Dr. Vincent: The Importance and Power of Free Speech
I have always been an ardent and firm believer in both our constitutional right and the power of free speech. For it is this freedom that protects our unending desire for the truth – one which I never take for granted. Beyond truth, speech empowers our right to scientific discovery, religion, assembly and virtue.
As the famous quote attributed to Voltaire goes, “I disapprove of what you say, but I will defend to the death your right to say it.”
The methods that the Young Conservatives of Texas (YCT) exhibited last week were inflammatory and demeaning and did not reflect the values inherent to our university. Their words were meant to divide and isolate members of our campus community rather than foster inclusivity. By exploiting inaccurate stereotypes, the YCT’s only fed into our darkest and most divisive rhetoric—which is why I felt the need to speak on behalf of our university as well as those students that the event sought to marginalize.
The choice of a tiered pricing structure bolstered the misperception that some students either do not belong at the university or do not deserve to have access to our institution—or worse, that they deserve to have access only to a certain degree. Nothing could be further from the truth. Every student at our university earned the right to be here. A majority of our students enrolled by graduating in the top 10-percent of their class, and the remainder gained access through a holistic admission process that includes more than a dozen criteria including academic excellence, extra-curricular activity, work experience, civic leadership and familial responsibility. Race is just one factor within in a factor, which is tailored narrowly and was staunchly defended by UT Austin and upheld by the highest court in the nation in Fisher v. UT.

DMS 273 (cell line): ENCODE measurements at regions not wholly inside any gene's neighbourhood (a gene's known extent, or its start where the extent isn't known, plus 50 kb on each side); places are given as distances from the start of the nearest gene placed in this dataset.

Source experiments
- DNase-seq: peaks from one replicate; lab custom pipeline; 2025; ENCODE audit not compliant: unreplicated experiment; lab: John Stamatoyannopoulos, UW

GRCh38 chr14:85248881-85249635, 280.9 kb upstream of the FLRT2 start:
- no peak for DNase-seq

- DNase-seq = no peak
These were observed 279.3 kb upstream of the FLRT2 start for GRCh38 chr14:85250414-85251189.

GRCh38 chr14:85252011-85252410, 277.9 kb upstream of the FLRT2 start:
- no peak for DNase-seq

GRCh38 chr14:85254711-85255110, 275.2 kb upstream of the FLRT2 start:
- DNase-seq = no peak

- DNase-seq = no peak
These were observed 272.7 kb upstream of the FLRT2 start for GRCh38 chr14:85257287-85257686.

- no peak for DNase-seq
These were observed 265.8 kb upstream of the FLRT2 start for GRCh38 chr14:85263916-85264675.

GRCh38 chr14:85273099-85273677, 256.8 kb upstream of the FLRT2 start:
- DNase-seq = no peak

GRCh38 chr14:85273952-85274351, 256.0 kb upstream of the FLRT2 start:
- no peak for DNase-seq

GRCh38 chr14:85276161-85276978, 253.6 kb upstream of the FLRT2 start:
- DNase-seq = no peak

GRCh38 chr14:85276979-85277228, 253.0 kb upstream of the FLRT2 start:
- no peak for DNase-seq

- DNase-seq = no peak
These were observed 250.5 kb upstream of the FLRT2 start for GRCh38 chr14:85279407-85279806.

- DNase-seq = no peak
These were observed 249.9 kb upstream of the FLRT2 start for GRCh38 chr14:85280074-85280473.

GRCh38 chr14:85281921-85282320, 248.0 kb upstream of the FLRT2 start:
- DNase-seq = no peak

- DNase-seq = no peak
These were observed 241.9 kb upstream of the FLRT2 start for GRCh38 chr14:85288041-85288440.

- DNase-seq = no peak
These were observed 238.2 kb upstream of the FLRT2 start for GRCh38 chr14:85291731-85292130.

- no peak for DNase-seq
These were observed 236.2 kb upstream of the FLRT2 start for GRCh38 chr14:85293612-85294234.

One point which I believe we can all agree on is that the topic of admissions is an emotional one. With heightened sensitives and an increase in social media and engagement—both good and bad—this is a discussion that deserves more thoughtfulness than was displayed last week.
With that in mind, I invite all of you to join the campus community for a public forum, hosted by the Black Student Alliance, the Multicultural Engagement Center and the University Democrats on October 31 at 6 p.m. in FAC 21. I hope to see you there.